10. Officers are given more targets now than ever before. I know officer's who get a piece of paper left in their tray stating what their targets are for next month and if they do not meet them they are taken into the office. It is wrong. Police are on the streets to police what they come across and not stats to make the Insp. look good.

    So the last post is correct, police come across as bully boys but they are only following orders to meet targets. Take away the targets and we would see a better down to earth officer.

  11. Things were ever thus ... When I joined the "Job" 30 odd years ago Probationers were required to keep "Records of Work" which were checked regularly by one's "Reporting Sergeant" and if one didn't measure up ... one quickly got the reputation for being a "Gurkha" i.e. .. "Takes no prisoners" ..

    The "numbers game" has always been there & always will be, simply because the "bean counters" cannot quantify "productive" policing by what doesn't happen during a tour of Duty ..

  12. It sounds like your justice system is just as fucked up as ours.

  13. I'm not too sure about the figure that it takes an average of 9 court appearances before a prison sentence is passed. That's not my experience, although I do agree that courts can be far too keen to pass out non-custodials. The law in fact requires that the court asks itself whether the offence is so serious that only custody is justified. If it is then that is the sentence unless there are some special circumstances that allows a suspension of the sentence.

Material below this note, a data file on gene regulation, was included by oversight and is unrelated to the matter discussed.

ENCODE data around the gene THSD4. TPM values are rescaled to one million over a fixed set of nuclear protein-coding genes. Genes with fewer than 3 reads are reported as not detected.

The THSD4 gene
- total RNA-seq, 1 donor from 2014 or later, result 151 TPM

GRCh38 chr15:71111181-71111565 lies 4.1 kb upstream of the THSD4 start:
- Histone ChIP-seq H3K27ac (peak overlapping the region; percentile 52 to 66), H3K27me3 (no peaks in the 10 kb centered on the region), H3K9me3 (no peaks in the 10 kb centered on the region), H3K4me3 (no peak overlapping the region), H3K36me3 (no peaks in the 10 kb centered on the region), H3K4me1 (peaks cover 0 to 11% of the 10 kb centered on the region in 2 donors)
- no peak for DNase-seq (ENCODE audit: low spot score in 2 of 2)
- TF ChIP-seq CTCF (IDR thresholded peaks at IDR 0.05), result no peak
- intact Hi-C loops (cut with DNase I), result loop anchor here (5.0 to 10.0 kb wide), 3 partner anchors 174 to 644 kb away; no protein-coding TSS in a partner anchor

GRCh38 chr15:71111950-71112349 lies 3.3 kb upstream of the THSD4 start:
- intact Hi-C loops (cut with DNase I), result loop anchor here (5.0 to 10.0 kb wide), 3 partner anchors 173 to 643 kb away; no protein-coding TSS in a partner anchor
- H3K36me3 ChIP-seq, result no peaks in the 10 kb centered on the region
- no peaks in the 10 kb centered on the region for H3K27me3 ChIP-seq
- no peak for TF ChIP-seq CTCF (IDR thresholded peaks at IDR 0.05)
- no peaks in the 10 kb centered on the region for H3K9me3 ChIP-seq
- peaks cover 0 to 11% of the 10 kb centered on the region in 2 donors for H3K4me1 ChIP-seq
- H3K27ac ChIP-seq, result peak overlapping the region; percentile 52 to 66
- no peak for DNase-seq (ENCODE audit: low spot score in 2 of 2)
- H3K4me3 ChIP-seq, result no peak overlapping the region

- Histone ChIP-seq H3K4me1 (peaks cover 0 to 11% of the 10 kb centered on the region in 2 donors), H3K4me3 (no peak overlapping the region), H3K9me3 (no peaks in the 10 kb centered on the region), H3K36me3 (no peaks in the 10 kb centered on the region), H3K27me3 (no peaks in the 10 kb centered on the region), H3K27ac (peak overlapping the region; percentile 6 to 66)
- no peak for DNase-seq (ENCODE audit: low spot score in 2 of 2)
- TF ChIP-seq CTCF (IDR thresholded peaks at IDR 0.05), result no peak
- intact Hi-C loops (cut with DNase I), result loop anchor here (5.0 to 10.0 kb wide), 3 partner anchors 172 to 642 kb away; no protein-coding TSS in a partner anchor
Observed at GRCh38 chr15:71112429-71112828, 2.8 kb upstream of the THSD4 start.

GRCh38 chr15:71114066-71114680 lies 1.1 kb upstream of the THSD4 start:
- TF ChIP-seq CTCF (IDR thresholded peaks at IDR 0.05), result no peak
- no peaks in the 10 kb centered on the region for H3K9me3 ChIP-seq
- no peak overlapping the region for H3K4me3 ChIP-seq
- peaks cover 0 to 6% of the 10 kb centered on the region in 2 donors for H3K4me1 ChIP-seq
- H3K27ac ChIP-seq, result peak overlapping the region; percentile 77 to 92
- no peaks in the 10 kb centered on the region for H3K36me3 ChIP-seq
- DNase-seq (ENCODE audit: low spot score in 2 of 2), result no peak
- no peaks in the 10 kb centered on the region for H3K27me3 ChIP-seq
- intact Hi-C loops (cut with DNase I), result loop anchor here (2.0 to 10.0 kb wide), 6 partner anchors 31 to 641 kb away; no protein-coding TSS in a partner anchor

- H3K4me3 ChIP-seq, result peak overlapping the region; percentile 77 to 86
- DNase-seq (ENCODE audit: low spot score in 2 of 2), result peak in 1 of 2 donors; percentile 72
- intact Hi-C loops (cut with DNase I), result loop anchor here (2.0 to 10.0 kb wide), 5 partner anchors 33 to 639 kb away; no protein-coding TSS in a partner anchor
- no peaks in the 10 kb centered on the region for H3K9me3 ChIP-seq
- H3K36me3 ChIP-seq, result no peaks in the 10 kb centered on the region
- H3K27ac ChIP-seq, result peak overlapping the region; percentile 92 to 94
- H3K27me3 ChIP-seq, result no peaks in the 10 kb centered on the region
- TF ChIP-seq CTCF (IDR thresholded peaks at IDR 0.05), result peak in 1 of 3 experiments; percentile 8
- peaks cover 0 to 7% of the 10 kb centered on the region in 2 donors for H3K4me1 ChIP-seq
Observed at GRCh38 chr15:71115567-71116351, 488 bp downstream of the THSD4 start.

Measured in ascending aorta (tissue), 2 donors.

The real reason that prison doesn't work is because it does not address the reasons behind the offending. I think that there is a similar problem with probation in its many guises.

    I have thought for many years that there should be a very strong emphasis on rehabilitaion within the prison system. Whereas at present there are courses but these are fragmented and, more importantly, virtunally impossible to get on unless you are doing a very lengthy sentence!